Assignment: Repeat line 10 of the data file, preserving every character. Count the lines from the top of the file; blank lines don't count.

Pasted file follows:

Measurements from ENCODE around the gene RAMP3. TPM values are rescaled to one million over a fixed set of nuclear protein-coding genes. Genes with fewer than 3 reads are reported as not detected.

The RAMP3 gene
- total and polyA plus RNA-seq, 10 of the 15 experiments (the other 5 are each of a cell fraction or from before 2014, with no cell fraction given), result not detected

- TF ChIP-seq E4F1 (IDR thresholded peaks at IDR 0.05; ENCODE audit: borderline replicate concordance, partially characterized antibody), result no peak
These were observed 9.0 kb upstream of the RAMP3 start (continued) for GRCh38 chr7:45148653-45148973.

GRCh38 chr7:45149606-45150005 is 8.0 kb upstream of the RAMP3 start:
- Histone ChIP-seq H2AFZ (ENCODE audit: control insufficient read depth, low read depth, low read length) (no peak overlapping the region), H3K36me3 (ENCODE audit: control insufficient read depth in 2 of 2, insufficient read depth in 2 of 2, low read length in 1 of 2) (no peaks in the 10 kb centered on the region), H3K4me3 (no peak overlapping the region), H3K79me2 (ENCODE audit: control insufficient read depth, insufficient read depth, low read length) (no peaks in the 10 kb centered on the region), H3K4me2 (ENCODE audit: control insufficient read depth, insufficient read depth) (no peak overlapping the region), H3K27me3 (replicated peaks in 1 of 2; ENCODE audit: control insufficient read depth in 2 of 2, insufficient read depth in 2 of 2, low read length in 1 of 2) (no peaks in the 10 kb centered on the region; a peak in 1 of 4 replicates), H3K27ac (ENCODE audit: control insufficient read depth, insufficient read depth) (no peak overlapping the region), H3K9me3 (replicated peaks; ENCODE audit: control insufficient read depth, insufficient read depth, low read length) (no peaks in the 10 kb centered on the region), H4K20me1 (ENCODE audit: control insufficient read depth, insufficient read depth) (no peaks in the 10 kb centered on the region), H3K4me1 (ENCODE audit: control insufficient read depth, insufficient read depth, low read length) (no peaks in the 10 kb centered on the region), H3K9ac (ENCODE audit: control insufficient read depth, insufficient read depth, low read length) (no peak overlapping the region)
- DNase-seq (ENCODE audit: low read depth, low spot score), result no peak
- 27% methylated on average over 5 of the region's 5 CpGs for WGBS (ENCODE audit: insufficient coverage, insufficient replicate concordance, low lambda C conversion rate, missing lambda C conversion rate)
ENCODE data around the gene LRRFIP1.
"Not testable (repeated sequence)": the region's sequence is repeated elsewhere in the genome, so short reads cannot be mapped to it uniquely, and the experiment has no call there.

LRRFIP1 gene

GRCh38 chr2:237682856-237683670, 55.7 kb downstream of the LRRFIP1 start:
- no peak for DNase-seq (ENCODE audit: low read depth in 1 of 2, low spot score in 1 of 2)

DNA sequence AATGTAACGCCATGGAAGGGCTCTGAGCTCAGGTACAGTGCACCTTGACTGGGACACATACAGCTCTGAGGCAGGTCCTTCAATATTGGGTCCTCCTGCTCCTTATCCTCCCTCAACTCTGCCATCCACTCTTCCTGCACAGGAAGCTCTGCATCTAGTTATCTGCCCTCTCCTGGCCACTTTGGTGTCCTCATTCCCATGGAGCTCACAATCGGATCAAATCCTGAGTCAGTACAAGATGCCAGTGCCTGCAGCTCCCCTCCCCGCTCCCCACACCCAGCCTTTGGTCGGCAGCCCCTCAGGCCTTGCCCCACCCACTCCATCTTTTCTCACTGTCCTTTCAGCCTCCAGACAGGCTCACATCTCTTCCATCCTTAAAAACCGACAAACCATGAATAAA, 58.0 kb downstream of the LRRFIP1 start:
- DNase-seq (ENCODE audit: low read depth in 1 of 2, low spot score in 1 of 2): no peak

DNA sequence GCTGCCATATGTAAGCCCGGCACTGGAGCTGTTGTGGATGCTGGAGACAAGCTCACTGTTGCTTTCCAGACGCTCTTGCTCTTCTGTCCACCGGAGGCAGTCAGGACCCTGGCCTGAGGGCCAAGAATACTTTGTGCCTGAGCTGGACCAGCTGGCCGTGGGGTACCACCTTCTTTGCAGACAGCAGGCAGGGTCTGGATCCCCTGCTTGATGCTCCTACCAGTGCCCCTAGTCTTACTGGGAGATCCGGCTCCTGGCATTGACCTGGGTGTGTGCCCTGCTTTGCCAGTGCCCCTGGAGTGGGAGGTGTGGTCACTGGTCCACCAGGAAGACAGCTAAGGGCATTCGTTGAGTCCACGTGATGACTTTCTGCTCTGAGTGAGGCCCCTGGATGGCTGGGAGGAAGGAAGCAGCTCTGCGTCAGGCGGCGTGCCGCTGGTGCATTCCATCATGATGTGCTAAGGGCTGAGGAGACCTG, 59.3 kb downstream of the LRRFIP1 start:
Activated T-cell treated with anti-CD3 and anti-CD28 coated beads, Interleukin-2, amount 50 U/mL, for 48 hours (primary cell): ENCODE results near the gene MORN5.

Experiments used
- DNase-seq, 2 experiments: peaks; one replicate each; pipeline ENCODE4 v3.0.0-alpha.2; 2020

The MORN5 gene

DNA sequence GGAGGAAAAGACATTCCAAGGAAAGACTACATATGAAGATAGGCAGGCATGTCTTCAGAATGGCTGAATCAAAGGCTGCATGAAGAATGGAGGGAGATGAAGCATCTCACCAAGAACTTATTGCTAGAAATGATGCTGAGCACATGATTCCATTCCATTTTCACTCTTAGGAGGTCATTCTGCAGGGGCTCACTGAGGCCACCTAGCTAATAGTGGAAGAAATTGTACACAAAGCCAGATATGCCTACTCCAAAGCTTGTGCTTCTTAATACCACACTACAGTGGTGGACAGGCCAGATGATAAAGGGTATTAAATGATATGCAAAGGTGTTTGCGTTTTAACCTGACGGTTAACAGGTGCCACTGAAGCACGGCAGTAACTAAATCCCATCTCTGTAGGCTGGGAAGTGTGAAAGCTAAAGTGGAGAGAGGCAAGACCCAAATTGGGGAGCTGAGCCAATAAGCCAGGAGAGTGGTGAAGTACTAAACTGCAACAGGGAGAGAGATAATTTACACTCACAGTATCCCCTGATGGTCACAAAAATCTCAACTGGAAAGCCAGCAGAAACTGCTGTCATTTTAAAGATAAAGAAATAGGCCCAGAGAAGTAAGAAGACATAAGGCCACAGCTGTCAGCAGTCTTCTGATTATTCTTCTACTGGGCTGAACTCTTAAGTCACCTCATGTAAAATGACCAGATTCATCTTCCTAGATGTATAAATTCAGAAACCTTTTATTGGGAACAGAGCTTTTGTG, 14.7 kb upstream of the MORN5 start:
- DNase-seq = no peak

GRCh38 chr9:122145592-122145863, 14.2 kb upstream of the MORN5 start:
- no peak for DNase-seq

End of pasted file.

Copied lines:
ENCODE data around the gene LRRFIP1.